Smokers urged “it’s never too late to quit”

9 January 2023

Healthcare leaders at NHS Shropshire, Telford and Wrekin are encouraging people across the county to quit smoking this New Year.

Smoking remains the single biggest behavioural cause of preventable illness and death in the UK. Around 50,000 adults in Shropshire smoke, and between 2019-2020 there were 3,443 smoking-related hospital admissions.

Dr Nick White, Chief Medical Officer at NHS Shropshire, Telford and Wrekin, said: “Thousands have successfully quit smoking and you can too. Make this January your fresh start.

“Stopping smoking is one of the best things you will ever do for your health. The sooner you quit, the sooner you'll notice improvements to your health, plus it’s never too late – stopping smoking brings immediate benefits to health, including people with an existing smoking-related disease.”

Advantages of quitting smoking are numerous and far-reaching, and not just for your health. On average a smoker could save £38 a week by quitting. That’s around £2,000 a year, which could go a long way to paying for other essential costs such as energy, childcare and food.

As part of a national NHS campaign this January, there’s a lot of help and support available for anyone who wants to quit smoking or vaping. These include the NHS Quit Smoking app, local support groups, an online Personal Quit Plan and the local stop smoking service look-up tool.

Why not pop into your local pharmacy, as they have a variety of help on offer including advice and signposting on which stop smoking aids could be helpful.

Dr White adds: “Stopping smoking can significantly improve your health in ways you might not expect. Once you stop smoking, some of the benefits are immediate and some are longer term.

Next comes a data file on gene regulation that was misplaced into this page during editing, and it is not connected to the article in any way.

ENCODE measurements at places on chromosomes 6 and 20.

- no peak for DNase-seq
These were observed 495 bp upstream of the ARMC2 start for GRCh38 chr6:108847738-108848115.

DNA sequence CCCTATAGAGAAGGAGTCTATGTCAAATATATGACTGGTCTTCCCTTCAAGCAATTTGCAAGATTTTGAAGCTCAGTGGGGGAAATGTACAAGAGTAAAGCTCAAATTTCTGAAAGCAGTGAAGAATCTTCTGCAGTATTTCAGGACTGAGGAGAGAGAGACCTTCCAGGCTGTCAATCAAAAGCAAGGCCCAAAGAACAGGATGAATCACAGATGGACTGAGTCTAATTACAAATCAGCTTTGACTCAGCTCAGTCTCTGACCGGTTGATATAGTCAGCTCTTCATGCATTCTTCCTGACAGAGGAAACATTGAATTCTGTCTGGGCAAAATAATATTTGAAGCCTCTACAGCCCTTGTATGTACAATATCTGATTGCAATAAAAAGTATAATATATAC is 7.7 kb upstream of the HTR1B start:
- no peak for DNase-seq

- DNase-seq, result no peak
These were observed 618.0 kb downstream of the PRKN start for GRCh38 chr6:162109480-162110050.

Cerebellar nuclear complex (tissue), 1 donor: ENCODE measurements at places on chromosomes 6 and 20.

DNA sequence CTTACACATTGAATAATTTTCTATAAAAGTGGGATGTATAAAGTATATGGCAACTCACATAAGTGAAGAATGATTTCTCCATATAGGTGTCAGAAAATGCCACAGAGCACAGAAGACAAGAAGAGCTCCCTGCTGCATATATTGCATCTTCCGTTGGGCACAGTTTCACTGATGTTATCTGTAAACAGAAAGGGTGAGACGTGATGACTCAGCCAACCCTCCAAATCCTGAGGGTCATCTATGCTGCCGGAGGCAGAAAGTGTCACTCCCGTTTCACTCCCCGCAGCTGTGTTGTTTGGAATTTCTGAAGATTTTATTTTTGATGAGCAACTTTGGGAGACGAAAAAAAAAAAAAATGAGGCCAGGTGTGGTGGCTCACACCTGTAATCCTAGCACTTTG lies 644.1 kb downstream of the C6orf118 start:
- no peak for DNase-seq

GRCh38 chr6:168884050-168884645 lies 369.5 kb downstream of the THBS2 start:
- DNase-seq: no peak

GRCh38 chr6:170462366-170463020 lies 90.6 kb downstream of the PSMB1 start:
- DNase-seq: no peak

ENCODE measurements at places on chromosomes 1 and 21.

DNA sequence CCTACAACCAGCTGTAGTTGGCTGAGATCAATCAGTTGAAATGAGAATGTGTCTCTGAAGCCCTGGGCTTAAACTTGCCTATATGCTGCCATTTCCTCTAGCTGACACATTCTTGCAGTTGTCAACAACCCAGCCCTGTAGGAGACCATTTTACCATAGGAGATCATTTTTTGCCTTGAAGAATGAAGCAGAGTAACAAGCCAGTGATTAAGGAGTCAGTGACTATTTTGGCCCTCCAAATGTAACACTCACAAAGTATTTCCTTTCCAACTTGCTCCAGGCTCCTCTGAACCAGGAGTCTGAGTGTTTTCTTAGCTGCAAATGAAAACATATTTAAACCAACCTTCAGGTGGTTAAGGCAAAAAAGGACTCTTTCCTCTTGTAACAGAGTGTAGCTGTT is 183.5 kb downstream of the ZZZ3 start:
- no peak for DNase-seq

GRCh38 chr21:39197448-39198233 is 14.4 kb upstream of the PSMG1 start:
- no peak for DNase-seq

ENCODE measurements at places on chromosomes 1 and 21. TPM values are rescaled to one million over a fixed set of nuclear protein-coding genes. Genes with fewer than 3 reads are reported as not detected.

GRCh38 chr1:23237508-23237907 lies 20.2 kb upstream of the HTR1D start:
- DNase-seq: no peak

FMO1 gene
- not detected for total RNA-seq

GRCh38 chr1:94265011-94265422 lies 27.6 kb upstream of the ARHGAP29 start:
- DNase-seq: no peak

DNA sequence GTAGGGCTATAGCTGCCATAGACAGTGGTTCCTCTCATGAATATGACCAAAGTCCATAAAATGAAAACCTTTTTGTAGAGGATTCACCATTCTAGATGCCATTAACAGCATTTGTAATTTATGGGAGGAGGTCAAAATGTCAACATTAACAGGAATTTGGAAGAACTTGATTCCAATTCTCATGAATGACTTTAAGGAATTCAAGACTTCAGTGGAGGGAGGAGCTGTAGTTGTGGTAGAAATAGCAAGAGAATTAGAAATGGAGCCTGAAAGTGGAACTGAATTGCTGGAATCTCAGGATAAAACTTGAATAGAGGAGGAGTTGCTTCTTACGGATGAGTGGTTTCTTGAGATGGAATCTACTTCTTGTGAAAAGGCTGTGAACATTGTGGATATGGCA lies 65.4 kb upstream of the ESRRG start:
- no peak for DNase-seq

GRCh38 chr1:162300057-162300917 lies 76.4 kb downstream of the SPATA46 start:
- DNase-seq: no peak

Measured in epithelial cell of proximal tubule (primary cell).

“After 72 hours, the bronchial tubes begin to relax, breathing becomes easier and energy levels increase. After 3-9 months, coughs, wheezing and breathing problems improve as lung function increases by up to 10%. And after 1 year, the risk of heart attack has halved compared to a smoker.

“Quitting smoking can also help improve your mental health. Evidence shows that once people have got past the short-term withdrawal stage of quitting, they have reduced anxiety, depression and stress and increased positive mood compared with people who continue to smoke.

“We know it’s tough to quit smoking, but it’s certainly not impossible. Planning and making use of the free support services that are available can help you quit smoking for good.

“Try following the below steps and top tips.”

  1. Pick a quit date and add it to your calendar
  2. List your reasons to quit
  3. Use stop smoking aids to help manage cravings
  4. Change your routine if you smoke at certain times of day
  5. Tell people you are quitting
  6. If you’ve tried to quit before, remember what worked
  7. Have a plan if you are tempted to smoke
  8. List your smoking triggers and how to avoid them
  9. Keep cravings at bay by keeping busy
  10. Exercise away the urge

For further tips and support, search “Smoke Free” or visit the Better Health Quit Smoking website.


Page last updated 27 January 2023